The day Kalitta Motorsports revealed it had brought in iconic nitro tuner Alan Johnson to take over Doug Kalitta's Mac Tools-sponsored dragster, the unspoken expectations might as well have been to win 15 races in the first season and the series championship every year after that. 

Kalitta, the soft-spoken fan and racer favorite, wasn't given an adjustment period to gel with the new combination. He was expected to win and win often. After all, Kalitta remains one of the greatest drivers to have never won a title, and Johnson, well, he's won so many titles there's not enough fingers for all the rings. 

Kalitta often had a front-row seat for those championship runs in the opposite lane. He watched as one-by-one, starting with Gary Scelzi, Tony Schumacher, Larry Dixon, and Brittany Force clinched titles. He also took notice of winning efforts by Steve Torrence and Mike Salinas as well. 

Kalitta often said to himself, "If I can just get my chance..."

"I thought about it a lot," Kalitta admitted.

Those thoughts became a reality following the Dodge Power Brokers NHRA U.S. Nationals when Kalitta drove to a semi-final finish and a sixth-place finish in the regular season. It was four slots higher than the forgettable 2022 season, where he ended up tenth in the final standings. 

The previous season had painted a grim picture with 11 first-round losses and no final-round appearances. The number was reduced to six this season, and following a first-round exit to Clay Millican in Brainerd, Kalitta has won ten out of 12 possible rounds in competition. 



When Kalitta won the Pep Boys NHRA Nationals at Maple Grove, it marked nearly three years between win No. 49 and No. 50. Then No. 51 came along six days later. 

"My biggest relief was getting a win with Alan as a crew chief," Kalitta said. "I couldn't imagine having him tuning my car and not getting a win. So that was probably the biggest thing that I was hoping to accomplish as soon as we could. So it took us a little longer, and he's a hell of a tuner and obviously, he's sneaking up on a combination here that he's comfortable with, and it's working."

Kalitta admits patience was a virtue when trying to live up to the hype that accompanied the expectations heaped on him after Johnson joined the team.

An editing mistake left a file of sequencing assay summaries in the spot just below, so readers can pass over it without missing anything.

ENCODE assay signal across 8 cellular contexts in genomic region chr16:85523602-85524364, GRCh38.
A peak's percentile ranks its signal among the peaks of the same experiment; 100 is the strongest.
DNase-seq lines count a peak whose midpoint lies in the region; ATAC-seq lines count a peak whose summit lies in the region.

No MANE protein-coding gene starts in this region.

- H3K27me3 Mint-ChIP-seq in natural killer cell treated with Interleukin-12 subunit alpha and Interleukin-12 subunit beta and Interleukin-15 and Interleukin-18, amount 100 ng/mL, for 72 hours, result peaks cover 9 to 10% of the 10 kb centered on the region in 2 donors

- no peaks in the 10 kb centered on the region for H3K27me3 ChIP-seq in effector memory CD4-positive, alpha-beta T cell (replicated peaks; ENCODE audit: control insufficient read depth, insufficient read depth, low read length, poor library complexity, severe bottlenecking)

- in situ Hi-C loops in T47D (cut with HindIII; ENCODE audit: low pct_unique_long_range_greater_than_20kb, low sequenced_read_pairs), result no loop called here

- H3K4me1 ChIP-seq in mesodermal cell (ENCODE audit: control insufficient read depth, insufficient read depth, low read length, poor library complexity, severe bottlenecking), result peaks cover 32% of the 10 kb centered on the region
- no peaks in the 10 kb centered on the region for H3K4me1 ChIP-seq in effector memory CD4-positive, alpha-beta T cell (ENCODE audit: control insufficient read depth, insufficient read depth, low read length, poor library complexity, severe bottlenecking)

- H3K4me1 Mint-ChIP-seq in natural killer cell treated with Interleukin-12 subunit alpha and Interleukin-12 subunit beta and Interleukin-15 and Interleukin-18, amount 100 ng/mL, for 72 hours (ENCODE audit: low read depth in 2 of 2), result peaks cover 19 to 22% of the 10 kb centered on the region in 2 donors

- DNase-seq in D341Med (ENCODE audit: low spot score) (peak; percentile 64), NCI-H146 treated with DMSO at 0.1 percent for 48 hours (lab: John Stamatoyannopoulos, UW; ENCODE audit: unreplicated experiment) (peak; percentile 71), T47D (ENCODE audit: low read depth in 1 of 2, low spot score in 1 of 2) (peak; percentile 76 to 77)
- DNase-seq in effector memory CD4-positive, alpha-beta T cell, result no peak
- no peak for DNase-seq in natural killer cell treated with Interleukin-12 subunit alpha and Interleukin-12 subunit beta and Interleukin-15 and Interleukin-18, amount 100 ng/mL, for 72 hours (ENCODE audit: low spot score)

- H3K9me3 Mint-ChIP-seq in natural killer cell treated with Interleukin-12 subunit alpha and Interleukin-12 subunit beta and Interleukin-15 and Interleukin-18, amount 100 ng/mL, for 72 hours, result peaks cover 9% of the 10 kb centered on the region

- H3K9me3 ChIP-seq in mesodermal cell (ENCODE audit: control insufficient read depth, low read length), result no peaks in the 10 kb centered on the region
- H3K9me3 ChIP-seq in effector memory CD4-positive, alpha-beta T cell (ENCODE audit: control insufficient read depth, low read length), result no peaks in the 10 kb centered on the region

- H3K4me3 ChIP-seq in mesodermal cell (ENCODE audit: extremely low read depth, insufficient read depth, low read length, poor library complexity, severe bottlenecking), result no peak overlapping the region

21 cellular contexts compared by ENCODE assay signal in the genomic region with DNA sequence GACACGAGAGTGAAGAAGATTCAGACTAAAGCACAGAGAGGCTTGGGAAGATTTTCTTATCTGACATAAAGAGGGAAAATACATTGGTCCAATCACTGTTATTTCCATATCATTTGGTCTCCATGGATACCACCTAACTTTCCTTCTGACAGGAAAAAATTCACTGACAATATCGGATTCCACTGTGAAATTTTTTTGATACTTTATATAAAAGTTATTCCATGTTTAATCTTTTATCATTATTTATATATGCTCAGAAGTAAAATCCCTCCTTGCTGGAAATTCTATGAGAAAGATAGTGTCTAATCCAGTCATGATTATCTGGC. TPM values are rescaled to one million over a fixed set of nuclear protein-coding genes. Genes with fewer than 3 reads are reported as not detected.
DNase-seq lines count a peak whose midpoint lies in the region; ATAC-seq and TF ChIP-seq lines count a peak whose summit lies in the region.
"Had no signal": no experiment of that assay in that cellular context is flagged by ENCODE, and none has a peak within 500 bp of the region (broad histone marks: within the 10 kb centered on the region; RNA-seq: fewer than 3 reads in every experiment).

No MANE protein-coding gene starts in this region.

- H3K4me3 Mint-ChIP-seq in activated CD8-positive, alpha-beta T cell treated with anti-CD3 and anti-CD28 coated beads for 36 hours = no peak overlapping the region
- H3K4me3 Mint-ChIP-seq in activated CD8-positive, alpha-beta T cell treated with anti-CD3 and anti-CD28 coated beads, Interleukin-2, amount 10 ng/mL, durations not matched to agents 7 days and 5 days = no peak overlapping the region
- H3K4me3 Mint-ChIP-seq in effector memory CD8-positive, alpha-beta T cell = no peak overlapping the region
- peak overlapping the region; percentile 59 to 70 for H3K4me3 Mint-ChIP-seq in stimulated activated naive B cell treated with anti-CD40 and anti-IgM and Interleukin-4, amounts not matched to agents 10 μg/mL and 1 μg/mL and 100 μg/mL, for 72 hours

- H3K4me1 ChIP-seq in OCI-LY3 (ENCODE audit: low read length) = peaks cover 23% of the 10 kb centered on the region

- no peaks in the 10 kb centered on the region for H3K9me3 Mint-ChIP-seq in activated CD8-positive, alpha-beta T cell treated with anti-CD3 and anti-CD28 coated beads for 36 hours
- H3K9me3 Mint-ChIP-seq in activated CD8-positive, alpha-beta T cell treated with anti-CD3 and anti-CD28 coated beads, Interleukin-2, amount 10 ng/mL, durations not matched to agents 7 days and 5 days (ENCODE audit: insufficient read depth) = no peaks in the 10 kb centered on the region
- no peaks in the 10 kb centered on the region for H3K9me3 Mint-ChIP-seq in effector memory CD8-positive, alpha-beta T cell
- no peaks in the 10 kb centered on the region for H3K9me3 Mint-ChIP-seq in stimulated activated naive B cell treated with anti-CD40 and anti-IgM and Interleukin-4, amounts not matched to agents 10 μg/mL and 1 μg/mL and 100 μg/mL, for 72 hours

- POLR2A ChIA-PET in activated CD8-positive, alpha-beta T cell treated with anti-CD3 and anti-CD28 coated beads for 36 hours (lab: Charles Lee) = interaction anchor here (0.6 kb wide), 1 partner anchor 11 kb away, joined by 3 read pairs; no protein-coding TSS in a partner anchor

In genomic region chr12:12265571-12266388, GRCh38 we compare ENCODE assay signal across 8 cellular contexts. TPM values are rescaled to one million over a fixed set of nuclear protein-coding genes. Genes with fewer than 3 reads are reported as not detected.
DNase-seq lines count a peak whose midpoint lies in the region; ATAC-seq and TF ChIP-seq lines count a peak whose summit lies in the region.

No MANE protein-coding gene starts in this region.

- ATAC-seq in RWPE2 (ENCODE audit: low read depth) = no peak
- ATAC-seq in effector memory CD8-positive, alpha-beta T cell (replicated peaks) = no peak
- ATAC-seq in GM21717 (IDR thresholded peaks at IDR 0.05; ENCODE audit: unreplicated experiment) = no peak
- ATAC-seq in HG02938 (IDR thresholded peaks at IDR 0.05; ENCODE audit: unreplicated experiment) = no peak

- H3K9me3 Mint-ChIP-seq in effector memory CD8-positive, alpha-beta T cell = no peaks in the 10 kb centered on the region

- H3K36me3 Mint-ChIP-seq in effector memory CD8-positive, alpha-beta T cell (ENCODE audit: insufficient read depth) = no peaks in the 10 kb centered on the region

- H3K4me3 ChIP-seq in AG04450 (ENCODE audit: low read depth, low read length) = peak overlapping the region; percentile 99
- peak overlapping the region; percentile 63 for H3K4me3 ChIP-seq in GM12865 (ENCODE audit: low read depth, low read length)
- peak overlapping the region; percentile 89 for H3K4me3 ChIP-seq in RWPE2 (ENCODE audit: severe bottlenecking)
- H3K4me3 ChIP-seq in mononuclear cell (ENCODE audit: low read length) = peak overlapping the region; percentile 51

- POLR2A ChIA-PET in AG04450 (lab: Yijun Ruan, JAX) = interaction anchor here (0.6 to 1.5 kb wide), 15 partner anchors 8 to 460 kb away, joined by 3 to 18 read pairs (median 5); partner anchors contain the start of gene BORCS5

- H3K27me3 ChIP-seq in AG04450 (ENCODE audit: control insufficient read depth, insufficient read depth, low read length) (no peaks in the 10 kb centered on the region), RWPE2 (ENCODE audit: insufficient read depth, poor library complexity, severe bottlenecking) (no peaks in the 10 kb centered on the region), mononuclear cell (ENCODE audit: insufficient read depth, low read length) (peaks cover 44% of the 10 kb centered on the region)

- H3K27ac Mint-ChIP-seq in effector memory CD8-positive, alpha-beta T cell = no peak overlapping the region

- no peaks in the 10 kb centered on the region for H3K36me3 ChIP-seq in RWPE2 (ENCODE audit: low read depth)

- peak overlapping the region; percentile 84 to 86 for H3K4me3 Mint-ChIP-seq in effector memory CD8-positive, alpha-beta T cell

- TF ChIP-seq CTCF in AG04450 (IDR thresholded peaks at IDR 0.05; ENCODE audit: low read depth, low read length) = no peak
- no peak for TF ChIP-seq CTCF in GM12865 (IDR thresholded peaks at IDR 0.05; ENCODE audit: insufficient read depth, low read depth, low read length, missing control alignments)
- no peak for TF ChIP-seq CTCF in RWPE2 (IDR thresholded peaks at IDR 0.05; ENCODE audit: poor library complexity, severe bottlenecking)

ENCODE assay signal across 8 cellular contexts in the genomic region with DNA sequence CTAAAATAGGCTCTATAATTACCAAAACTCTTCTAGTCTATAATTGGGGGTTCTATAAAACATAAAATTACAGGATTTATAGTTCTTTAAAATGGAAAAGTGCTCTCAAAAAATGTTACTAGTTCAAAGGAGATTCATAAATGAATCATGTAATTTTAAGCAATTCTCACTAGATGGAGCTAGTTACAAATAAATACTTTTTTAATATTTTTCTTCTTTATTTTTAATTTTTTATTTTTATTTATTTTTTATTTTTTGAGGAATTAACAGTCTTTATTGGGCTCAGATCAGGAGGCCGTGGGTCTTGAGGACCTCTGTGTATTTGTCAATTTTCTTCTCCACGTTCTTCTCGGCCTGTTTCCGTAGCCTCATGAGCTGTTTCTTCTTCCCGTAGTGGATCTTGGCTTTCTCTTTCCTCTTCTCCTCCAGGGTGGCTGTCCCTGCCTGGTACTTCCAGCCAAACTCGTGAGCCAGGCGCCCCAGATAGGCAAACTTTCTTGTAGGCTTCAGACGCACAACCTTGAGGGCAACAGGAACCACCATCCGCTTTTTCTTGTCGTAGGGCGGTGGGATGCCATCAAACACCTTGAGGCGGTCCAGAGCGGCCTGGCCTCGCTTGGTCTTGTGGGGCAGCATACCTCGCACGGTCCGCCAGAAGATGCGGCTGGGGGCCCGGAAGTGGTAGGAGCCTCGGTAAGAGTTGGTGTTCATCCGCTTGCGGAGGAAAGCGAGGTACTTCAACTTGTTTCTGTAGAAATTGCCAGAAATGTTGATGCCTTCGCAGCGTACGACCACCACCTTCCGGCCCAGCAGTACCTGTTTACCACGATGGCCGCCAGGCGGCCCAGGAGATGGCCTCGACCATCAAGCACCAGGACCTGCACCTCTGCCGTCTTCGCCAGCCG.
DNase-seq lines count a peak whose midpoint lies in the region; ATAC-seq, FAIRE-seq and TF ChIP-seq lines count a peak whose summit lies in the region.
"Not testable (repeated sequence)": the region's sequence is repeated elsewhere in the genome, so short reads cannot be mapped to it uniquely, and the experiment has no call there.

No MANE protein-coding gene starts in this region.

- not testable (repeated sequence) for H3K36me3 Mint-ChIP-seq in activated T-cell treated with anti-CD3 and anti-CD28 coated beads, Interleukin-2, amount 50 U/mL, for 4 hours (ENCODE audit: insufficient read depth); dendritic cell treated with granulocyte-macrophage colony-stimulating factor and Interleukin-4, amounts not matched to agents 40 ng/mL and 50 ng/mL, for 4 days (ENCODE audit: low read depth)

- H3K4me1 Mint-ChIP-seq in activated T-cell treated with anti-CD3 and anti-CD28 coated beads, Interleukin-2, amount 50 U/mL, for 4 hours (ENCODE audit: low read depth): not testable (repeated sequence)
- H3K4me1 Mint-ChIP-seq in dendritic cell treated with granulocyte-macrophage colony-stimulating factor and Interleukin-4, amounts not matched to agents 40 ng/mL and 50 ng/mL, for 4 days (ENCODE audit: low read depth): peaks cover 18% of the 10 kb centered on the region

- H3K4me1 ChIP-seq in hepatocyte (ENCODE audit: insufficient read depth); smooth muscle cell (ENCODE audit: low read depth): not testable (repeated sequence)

"We were trying to build a team," Kalitta explained. "He was trying to build a team, and obviously, sometimes it just takes a little longer. But these guys are definitely starting to gel, and we're happy that it's happening now and as the Countdown is here. We are going to try and take advantage of every bit of momentum we have."

Kalitta understood when others didn't; patience would be a virtue when it came to getting where they wanted to be. 

"We were all hoping that success would come [early and often]," Kalitta said. "We understood, "It is what it is."

"We had a lot of different things that Alan wanted to change, and it took a little while and just obviously just getting all the guys doing what they need to do to give them a consistent car each time we drag it up there because that's a big part of what we're doing is the guys putting the thing together the same every time. So, just super proud of these guys."

And who would have thought it would have taken a calamity to kickstart success? When Kalitta inexplicably blew the slick on his Mac Tools canopy dragster during qualifying in Reading, it could have been construed as just another bump in the road filled with potholes over the last two seasons. 



The backup car Kalitta brought out, based on the 2022 campaign, didn't provide much more enthusiasm. But then he beat Josh Hart in the first round, and then teammate Shawn Langdon, whom he'd only beaten in one of their last four outings, and then Leah Pruett, a driver he hadn't beaten this season. Then Kalitta beat the newly christened points leader, Steve Torrence, in the final round. 

If he had known all it took to achieve this success was a broken car, maybe Kalitta would have blown a tire earlier in the season. He chuckled at the suggestion. 

"I guess we are going to swing by the shop and pick it up on the way to St. Louis, but I doubt we're going to run it," Kalitta said. "Whatever those guys decide, it has definitely brought some life to our program here since we started running that thing."

And that life includes a championship points lead, something Kalitta hasn't held since September 2020, long before high expectations were heaped on him.  

"I'm a pretty humble guy, so I just want to stay ahead; however, we got to do that.," Kalitta said. "The drivers in this class, everybody's driving the wheels off these things, and everybody's got a bunch of good running cars, as you can tell from the qualifying ladders, so it's tough. You've got to take advantage of the opportunities when you get them, and that's where we're going to continue to try to do so, but I'm happy to be here, and it's a good spot to be for sure."

It's an even better spot, as Kalitta will agree when the results equal the expectations.